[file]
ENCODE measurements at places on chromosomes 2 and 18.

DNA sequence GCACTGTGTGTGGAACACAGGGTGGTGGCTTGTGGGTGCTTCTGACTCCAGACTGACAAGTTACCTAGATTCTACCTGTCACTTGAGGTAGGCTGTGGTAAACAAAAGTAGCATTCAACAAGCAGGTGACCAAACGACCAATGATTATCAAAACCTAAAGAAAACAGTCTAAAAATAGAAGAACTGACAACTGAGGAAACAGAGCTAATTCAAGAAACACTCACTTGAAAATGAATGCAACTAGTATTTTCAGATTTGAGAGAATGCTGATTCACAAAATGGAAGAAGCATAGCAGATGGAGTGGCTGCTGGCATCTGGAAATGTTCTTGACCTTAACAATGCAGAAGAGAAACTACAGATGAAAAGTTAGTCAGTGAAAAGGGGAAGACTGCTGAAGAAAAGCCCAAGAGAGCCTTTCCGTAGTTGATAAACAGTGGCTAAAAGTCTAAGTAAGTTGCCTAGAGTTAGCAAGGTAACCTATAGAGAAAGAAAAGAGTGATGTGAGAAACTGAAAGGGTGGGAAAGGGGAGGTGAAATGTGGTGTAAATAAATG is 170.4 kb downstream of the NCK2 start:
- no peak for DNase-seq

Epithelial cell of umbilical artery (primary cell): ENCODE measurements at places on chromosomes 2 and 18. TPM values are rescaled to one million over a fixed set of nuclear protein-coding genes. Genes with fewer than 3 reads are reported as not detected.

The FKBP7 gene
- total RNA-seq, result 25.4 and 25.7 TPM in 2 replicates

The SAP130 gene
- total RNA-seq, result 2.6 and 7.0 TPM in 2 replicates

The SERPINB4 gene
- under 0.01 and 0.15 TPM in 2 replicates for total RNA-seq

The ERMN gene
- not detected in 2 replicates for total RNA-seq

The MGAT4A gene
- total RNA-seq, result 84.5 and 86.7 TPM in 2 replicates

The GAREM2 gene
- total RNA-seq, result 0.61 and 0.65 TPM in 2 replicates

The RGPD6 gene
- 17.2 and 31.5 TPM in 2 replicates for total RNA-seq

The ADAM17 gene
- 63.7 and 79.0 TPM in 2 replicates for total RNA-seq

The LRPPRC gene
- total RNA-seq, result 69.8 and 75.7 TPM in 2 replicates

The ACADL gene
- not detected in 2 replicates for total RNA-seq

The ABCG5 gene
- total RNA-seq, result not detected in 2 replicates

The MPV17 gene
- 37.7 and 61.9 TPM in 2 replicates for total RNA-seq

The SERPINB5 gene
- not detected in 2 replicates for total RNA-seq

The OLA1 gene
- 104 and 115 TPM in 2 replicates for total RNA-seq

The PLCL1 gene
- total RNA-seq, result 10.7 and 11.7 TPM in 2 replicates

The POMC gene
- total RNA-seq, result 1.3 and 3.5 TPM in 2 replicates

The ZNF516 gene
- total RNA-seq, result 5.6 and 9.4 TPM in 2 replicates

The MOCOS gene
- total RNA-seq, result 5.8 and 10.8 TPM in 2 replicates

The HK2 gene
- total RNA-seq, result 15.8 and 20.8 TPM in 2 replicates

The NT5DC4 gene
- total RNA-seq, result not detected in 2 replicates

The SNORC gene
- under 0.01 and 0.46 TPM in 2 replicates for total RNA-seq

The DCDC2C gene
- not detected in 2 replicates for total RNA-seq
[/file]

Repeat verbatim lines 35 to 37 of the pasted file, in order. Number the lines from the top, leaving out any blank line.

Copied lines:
The POMC gene
- total RNA-seq, result 1.3 and 3.5 TPM in 2 replicates

The ZNF516 gene